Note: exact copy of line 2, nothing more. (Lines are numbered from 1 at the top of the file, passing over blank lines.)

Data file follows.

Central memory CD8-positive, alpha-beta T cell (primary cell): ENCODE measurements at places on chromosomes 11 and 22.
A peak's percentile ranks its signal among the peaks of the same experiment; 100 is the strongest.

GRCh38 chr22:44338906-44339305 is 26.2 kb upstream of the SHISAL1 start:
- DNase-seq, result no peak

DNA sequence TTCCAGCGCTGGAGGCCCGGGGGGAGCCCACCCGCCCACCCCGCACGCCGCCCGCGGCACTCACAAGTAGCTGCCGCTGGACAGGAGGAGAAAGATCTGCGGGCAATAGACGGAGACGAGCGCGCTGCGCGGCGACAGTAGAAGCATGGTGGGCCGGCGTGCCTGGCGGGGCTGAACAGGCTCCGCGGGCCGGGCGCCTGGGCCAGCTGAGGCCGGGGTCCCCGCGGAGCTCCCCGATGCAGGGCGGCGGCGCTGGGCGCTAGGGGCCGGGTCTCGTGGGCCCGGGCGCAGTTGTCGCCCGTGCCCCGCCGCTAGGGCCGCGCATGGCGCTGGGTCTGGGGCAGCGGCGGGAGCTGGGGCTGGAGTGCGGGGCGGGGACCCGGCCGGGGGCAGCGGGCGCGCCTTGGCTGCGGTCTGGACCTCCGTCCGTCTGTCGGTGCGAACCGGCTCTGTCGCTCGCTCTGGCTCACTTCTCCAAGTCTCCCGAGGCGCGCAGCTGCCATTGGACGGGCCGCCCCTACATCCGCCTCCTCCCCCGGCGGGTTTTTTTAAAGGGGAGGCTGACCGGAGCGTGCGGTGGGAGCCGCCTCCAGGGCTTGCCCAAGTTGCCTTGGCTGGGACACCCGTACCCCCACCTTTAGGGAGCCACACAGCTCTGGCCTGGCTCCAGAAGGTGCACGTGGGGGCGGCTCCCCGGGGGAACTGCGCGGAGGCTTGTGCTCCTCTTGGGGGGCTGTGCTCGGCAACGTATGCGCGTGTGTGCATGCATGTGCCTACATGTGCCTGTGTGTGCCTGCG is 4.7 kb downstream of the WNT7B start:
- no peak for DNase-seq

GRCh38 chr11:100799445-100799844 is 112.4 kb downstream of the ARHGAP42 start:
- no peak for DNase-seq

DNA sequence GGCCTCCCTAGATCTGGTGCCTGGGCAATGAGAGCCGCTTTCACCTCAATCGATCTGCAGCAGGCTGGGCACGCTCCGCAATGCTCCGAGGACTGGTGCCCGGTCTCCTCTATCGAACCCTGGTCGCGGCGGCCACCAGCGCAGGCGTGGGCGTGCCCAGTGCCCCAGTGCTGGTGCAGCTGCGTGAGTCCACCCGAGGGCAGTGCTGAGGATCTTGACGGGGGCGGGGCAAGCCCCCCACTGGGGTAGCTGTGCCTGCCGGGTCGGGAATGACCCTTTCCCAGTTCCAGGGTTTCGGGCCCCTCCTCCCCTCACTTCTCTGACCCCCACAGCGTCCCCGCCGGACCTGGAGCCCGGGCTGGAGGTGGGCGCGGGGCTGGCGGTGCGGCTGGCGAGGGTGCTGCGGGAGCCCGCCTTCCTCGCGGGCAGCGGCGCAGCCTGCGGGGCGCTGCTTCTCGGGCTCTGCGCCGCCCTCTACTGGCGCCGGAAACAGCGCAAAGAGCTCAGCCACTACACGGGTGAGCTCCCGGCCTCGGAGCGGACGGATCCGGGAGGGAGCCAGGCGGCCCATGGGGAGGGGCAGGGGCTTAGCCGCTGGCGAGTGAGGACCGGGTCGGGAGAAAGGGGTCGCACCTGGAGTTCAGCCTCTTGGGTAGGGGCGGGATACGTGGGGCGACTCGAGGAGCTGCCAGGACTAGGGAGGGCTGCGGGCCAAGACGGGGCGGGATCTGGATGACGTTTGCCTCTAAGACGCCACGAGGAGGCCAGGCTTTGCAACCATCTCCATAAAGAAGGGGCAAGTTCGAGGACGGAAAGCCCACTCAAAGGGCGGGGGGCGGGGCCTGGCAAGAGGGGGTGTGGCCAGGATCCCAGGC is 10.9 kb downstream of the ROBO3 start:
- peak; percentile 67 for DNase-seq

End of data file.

A peak's percentile ranks its signal among the peaks of the same experiment; 100 is the strongest.